By Tove Bang
It was a great and successful event since ADDA held workshops on ‘Women Farmers and Self-help Groups in Cambodia’ at 3 folk high schools in Denmark, namely Silkeborg, Rønde and Brenderup in late April and early May, when Mrs. Yun Sinang, ADDA’s project manager of the CISOM- project and Mr. Ouk Kimleng, lawyer and workshop facilitator for ADDA projects in Cambodia were co- teachers.
The purpose of the workshops was to disseminate the good and long experience ADDA has with poverty alleviation in vulnerable areas in Cambodia based on agriculture. In recent years, ADDA´s training of poor farmers, most of whom are women, in the so-called Farmer Field Schools also led to the development of training in advocacy, as it is stated in the project language. Training in advocacy concerns the development of language skills, negotiation techniques and knowledge of legal civil rights by Cambodian law. ADDA always work closely with local organizations (READA, RCEDO, CIDO and KBA) and these have helped self-help groups to reach the local officials to present their common needs. This has in protracted negotiation processes very often led to an improvement of the farmers’ conditions. The cases can be about obtaining title deeds to land belonging to farmers, reasonable compensation for land, support for the construction of roads, bridges, public water collection systems in the villages, equal access to schools and public drinking water supplies in the villages. Besides the training ADDA has also contributed with funds from ADDA collections in Denmark for building materials.
At the high schools, we were very well received by about 100 enthusiastic students and teachers. First, students were given a brief introduction to ADDA’s working methods and projects presented by Country Manager for Cambodia, Bodil Pallesen and in Funen by Helge Brunse, previous Project Coordinator for ADDA in Cambodia.
The meeting with Yun Sinang and Ouk Kimleng was something special for the students. The two talented employees performed the part of the workshop, which consisted of a presentation of ADDA methods for building and strengthening of self-help groups, and a role-playing in which participants could play a case study on land rights.
It was especially role-play that caught their attention. They were to play respectively a group of representatives of self-help groups in a rural area, and a group that consisted of officials. The two groups met to negotiate in ‘Public Forum’ the rights to land title deeds and compensation for land, which was suspended by the authorities for urban development.
In the beginning it was a challenge for the students to understand the case presentation, as they were all of a sudden put into foreign culture conditions. Helped by Sinang and Kimleng and us the understanding emerged, and the role play could begin. The students sat opposite each other and negotiated based on the two different roles they were playing.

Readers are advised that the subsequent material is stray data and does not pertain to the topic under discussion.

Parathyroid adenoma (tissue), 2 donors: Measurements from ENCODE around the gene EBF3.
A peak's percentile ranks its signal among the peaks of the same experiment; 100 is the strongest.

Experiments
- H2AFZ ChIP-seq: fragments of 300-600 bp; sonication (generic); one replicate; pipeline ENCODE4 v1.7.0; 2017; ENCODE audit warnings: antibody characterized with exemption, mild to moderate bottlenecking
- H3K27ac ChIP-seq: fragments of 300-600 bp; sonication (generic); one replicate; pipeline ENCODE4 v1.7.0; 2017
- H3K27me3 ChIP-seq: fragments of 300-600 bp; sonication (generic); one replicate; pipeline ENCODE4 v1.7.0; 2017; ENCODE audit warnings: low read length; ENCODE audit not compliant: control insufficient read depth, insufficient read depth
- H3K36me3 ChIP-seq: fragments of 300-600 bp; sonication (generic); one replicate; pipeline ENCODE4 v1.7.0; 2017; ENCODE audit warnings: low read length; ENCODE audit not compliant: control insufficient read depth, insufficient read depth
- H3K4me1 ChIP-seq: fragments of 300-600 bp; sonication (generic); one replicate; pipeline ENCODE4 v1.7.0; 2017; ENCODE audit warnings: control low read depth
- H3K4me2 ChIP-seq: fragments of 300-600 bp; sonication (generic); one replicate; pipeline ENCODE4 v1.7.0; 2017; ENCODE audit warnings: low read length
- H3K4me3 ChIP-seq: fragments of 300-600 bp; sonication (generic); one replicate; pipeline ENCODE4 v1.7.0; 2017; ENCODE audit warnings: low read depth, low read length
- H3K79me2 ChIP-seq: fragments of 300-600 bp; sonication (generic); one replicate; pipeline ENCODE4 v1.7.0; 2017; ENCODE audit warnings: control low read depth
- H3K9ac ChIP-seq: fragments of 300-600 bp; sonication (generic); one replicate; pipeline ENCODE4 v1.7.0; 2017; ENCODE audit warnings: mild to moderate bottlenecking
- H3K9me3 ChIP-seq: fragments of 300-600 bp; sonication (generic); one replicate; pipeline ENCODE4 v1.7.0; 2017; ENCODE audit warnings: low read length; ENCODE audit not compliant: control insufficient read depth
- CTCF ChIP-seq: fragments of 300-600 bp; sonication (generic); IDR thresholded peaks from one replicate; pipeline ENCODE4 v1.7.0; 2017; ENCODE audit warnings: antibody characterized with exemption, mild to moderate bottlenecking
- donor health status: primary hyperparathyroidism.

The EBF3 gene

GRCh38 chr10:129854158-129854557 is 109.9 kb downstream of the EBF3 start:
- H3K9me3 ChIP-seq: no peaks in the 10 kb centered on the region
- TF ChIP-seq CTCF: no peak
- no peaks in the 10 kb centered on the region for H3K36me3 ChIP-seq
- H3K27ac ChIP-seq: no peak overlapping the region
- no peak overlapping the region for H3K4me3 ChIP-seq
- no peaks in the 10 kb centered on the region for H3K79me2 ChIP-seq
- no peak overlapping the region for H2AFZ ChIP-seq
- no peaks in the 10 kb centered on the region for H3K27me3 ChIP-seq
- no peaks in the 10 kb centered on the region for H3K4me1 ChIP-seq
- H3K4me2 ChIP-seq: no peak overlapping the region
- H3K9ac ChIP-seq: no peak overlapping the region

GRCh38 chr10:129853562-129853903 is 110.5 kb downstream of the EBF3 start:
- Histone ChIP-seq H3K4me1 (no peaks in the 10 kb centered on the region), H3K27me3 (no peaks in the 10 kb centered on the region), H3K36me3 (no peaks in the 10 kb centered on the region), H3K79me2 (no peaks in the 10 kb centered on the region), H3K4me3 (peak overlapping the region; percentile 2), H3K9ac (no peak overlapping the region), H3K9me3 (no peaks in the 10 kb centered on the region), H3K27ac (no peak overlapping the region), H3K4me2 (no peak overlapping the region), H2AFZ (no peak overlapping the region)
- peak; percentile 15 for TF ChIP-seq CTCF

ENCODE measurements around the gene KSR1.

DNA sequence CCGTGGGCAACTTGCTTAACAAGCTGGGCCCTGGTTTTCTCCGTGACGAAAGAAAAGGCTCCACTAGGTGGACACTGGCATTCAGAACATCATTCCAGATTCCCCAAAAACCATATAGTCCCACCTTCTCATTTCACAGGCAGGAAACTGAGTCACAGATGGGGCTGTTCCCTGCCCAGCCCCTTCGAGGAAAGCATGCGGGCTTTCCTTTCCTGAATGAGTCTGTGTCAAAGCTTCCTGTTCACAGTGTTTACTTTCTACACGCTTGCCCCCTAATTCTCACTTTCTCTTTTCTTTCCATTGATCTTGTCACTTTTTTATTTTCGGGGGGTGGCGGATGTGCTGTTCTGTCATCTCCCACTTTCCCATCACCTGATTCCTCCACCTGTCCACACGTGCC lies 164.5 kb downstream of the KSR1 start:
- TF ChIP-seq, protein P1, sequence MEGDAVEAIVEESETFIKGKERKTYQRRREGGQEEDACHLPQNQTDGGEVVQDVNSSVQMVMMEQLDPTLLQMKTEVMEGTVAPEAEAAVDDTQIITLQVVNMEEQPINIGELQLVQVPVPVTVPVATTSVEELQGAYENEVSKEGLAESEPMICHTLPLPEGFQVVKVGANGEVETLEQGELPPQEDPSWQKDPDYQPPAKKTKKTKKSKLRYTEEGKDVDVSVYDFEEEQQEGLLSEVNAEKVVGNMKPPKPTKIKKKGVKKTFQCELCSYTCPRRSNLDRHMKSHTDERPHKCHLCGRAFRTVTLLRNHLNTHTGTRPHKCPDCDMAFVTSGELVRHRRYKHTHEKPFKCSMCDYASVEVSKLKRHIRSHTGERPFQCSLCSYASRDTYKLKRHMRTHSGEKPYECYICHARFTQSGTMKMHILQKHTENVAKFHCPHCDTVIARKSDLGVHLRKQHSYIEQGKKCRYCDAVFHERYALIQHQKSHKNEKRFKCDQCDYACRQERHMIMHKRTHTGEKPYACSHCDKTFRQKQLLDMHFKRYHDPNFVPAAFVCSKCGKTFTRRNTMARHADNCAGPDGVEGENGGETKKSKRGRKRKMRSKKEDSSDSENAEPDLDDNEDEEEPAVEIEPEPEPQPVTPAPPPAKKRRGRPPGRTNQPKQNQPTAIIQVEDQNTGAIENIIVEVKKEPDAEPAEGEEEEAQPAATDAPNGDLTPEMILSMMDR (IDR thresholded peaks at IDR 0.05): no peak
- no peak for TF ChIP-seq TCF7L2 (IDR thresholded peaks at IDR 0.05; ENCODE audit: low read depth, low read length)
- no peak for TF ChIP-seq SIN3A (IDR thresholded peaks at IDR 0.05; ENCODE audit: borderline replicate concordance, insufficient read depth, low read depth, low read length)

One thing that clearly came forward in the role play was that the peasant groups achieved more benefits through negotiations than has been possible in real life, as it was summed up by Mr. Kimleng. He pointed out that the traditions of equality and democracy in Denmark are much stronger than in Cambodia. A country that has experienced genocide and oppression, and which is still plagued by corruption and power centering of individuals. Very often, these local officials are not so well trained. This despite experiencing the country is now seeing a recovery, but as in many countries, not reached out in remote rural areas. Here the populations rather meet challenges of losing their land because large companies and authorities will find it lucrative to exploit areas.
Understanding these cultural differences in the social structure came more apparent at Brenderup Folk High School, where the young students come from many different nations, and among them, for example, a handful of participants from African countries.
At the end of the workshop the students expressed that they were pleased to have extended their knowledge of how ADDA, as an example of an NGO, works – they had not known much about NGOs before – and that they, through the role play, had understood much more about what it means to be poor and live with little or no social rights. The fact that the villagers had to learn to stand up together and jointly present their needs to the authorities in order to achieve improved living conditions, was an eye-opener for the students.
ADDA had support from CISU for the workshop project.
´ADDA Cambodia Workshop Team´
Project Manager, Mrs. Yun Sinang
Lawyer and workshop facilitator, Mr. Ouk Kimleng
Country Manager, Cambodia, Bodil Pallesen
Previous Project Coordinator, Cambodia, Helge Brunse
Secretary and Information Officer, Tove Bang